I have known Scott Harrington since he was a boy. Now he is a responsible husband and father. He was raised by two hardworking people, Stan and Mary Jane Harrington. Scott saw first-hand the ideals of true volunteerism and dedication to the task at hand.
Unfortunately, Stan, a county representative for Wards 5-6, passed away at a fairly young age. Both he and Mary Jane Harrington gave to Scott a love for the Sixth Ward and dedication to perseverance. I know this full well.
I am writing to all registered voters of the Sixth Ward and asking each one to vote for Scott Harrington as their next Sixth Ward representative on Oneonta Common Council.
Scott sees the needs of the Sixth Ward and the City of Oneonta. His dedication to “sticking with it” will be a huge asset on the City Council.
Scott’s experiences have prepared him well to sit on the Common Council and make wise decisions. He is a former county representative, is a member of the city’s Zoning & Housing Board of Appeals, has nearly 20 years of public safety experience, and is facilities liaison at Hartwick College.
Scott Harrington has the ability and know-how to make people’s opinion count. Scott values people no matter how rich or poor you are, or how long you have been in the Sixth Ward. You can be assured he will represent you well, no matter what political party you align with.
Scott’s stated goals during this campaign reflect the concerns of those in the Sixth Ward, which shows that he will not be manipulated by those with a hidden agenda outside the Sixth Ward and outside the City of Oneonta. Scott has goals that have been publicly stated in regard to public safety, economic development, business growth, infrastructure, town hall meetings in the Sixth Ward, working with our two colleges, working with our YMCA in regard to programs for youth, and gaining revenue for the City of Oneonta without placing the burden on property owners.
Scott is very proud of businesses in our ward and aims to keep them here. Their stability and growth is of great importance to him. Improving the housing stock already in existence within the ward is a priority for him. He also aims to spearhead an effort to beautify entrances to the Sixth Ward.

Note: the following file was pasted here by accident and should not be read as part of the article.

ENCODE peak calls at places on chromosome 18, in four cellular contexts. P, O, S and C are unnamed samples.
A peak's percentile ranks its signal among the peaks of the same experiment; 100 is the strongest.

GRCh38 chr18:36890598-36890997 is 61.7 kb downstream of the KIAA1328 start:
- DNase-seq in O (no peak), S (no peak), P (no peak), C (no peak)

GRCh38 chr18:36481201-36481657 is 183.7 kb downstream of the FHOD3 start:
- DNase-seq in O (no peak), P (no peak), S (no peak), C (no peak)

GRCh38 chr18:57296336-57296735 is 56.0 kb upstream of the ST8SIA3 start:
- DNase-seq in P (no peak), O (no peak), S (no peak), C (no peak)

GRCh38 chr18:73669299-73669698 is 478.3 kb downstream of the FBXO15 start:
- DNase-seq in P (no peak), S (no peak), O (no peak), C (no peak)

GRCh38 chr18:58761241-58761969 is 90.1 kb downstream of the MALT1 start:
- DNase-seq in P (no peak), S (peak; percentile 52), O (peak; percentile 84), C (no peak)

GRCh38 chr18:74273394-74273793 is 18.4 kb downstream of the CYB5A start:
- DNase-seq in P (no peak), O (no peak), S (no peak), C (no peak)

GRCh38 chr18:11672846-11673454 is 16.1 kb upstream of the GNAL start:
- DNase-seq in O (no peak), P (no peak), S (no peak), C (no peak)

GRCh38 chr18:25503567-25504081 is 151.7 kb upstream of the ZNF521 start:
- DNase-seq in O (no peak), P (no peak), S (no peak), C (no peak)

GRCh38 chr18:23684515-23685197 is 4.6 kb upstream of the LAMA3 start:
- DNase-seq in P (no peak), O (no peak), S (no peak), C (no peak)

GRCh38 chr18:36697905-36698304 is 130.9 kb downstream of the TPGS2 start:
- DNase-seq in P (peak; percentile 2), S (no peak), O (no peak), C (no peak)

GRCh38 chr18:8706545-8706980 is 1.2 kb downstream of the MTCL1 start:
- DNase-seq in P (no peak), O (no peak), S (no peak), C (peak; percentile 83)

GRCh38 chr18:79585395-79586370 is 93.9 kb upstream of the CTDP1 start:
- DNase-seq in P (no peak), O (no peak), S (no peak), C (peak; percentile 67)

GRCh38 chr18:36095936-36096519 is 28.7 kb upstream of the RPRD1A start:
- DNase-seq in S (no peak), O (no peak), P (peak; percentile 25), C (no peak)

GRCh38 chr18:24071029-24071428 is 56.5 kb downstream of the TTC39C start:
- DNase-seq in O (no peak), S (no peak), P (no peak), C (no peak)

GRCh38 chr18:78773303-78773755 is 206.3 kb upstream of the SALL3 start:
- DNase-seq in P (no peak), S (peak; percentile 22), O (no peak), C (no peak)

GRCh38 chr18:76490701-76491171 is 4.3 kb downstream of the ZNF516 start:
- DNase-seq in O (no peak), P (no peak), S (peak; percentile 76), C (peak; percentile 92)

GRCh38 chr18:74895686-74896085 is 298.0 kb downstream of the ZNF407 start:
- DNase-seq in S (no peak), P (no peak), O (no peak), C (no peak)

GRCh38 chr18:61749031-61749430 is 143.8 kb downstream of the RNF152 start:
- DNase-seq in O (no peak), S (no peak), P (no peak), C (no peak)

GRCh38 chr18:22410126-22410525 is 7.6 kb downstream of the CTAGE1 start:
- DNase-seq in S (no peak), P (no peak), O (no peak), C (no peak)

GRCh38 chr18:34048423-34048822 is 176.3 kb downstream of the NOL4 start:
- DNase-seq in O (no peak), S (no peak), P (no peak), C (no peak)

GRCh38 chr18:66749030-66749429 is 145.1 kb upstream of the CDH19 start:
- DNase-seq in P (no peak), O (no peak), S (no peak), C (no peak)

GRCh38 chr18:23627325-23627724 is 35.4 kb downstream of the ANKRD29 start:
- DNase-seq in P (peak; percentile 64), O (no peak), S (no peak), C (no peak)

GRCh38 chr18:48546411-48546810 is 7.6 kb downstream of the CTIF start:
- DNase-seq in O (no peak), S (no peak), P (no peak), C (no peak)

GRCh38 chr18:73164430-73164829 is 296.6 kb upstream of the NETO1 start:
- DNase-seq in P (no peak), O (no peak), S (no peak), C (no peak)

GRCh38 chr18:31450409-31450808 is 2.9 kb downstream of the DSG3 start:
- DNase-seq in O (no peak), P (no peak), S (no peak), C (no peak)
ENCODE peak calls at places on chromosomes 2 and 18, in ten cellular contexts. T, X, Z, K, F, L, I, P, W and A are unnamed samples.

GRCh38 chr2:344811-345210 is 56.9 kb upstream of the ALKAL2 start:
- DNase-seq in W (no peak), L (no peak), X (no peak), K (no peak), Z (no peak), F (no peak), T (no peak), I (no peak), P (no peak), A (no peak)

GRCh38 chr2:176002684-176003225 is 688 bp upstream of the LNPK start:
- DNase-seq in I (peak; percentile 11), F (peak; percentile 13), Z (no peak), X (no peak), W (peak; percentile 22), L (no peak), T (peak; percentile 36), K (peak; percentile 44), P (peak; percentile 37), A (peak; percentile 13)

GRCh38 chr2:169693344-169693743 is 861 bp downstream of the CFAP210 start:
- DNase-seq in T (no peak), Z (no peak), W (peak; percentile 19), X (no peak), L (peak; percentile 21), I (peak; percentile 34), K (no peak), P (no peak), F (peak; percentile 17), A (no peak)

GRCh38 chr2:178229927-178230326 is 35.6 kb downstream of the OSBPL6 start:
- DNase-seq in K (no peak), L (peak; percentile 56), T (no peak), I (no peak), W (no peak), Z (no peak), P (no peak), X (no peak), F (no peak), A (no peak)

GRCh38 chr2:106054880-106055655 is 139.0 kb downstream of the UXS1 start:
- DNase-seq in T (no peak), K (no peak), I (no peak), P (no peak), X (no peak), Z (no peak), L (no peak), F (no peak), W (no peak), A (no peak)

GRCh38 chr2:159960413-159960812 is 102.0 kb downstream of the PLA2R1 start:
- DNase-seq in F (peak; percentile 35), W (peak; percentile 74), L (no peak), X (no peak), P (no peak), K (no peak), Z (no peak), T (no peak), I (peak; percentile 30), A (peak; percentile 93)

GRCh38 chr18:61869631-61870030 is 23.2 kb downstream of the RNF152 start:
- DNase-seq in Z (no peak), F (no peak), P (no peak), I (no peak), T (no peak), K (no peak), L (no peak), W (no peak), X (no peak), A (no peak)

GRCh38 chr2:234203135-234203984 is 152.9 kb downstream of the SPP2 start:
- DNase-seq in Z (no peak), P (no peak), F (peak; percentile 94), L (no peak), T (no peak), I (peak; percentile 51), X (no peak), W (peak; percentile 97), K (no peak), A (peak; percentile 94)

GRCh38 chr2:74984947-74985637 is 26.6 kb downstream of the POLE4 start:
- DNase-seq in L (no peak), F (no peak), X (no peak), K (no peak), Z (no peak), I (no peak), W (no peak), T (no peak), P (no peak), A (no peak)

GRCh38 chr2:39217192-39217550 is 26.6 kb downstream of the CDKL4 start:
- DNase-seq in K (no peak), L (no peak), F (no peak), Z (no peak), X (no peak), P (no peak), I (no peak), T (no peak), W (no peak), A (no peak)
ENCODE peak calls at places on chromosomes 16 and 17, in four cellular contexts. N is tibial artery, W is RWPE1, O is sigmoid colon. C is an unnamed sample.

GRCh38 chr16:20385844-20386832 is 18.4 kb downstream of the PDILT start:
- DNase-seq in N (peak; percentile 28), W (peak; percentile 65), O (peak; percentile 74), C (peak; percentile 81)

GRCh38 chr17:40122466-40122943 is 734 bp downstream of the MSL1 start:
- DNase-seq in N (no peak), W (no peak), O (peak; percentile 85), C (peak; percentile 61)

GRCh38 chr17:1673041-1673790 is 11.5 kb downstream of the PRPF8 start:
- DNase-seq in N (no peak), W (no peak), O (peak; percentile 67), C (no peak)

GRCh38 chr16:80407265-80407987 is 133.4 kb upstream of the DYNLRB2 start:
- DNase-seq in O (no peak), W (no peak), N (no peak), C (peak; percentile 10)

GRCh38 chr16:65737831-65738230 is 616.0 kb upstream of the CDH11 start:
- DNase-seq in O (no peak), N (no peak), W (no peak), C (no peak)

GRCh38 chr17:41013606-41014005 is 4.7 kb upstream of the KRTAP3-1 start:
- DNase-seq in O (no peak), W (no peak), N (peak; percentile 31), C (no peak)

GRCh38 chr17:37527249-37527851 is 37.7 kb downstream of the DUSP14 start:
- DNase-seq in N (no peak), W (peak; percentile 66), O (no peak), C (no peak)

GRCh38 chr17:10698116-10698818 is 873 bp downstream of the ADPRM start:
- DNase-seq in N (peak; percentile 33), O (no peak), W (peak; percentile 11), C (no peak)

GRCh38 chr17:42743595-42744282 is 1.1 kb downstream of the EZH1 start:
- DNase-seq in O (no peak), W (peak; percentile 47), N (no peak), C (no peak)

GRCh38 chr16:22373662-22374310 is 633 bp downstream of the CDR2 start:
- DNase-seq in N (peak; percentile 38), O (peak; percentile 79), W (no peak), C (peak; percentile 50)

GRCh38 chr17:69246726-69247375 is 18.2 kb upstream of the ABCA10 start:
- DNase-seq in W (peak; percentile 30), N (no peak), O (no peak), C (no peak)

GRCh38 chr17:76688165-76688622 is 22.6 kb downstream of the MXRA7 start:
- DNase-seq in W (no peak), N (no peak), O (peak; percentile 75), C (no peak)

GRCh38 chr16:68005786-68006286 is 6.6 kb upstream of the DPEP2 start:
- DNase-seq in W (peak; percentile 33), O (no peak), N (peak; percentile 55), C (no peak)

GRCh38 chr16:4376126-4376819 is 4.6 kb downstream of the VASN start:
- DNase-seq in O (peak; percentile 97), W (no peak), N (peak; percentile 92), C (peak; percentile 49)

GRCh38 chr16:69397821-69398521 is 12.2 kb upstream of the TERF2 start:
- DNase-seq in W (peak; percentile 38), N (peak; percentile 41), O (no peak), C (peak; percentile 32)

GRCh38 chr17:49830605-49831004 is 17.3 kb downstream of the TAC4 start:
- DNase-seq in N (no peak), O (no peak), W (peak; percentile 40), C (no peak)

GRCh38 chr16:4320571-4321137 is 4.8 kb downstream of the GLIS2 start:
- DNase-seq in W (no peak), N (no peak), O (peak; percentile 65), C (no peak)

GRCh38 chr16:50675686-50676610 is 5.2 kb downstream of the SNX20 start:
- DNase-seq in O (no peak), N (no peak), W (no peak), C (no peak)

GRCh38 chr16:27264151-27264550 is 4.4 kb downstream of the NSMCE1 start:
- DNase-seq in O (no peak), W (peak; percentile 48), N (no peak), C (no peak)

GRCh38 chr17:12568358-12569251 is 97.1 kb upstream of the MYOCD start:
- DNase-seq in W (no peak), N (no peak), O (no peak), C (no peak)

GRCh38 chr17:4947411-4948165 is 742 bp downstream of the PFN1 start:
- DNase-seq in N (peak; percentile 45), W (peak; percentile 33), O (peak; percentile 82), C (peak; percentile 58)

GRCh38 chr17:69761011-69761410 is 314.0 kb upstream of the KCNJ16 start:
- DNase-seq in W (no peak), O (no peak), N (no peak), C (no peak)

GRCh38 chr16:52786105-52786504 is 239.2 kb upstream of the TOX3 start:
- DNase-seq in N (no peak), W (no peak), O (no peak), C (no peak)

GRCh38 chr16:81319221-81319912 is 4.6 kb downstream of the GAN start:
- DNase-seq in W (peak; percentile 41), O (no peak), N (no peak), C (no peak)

Scott Harrington is solid and has the ability to stand up for what is right. He possesses a kind heart and is able to work cooperatively for the general good. Your vote for Scott Harrington will enable a good person to sit in the Sixth Ward seat at City Hall and represent you. Please vote for Scott Harrington on Nov. 5.
ONEONTA – The Sixth Ward Neighbors United is hoping to enlist the assistance of state Sen. Jim Seward, R-Milford, in the fight against Riverside Apartments, a 64-unit low-income housing project proposed by Rehabilitation Support Services.
We “are seeking a full investigation of the financial dealings of (RSS), who have submitted funding applications to several state agencies,” the letter read. “We feel that because of the super-inflated costs of this project, historical evidence points to a project filled with potential kickbacks, self-dealing, improper loans between nonprofits, some exorbitant expenses and a potentially improper relationship with a for-profit entity.”
ONEONTA – Bill Shue doesn’t see the Sixth Ward’s fight against housing developer RSS as a strictly Sixth Ward issue.
“If this can happen here, it can happen anywhere,” he said. “It can happen in Center City or on the East End.”
The Sixth Ward Neighbors United, which has vocally opposed Rehabilitation Support Services’ proposed 64-unit housing project at River and Duane streets, met tonight at the Sixth Ward Athletic Club, the first meeting since speaking at the Otsego County Board of Representatives’ April 3 meeting.
County Rep Danny Lapin, District 5, was in attendance, as was Assemblyman John Salka, R-Brookfield, and Mayor Gary Herzig.
ONEONTA – 24 hours after Common Council voted unanimously to pay its $12,500 share of the Local Government Efficiency Grant to study cost-saving measures between the town and the city, the Town Board refused to even bring the resolution, prepared by GO-EDC’s Bill Shue and Al Colone, to a motion for vote.
“We don’t respond to ransoms,” said Town Board member Andrew Stammel. “These are two activists who don’t live in our town and made a demand. We hear a petition, we have a dialogue, we ask our townspeople and we craft a piece of legislation.”
For almost an hour and a half, town residents debated the proposed study. “Why are we even addressing this?” asked Kate Barns. “A good portion of us don’t want this study.”
“In 1903, we wanted to merge with the city, but the city wasn’t interested,” said Don Webster. “What changed? Money.”
“Shared services make me gag,” said Marie Lusins, a member of the Town Planning Board. “We do have shared services. Do we want another $12,500 to tell us this? No.”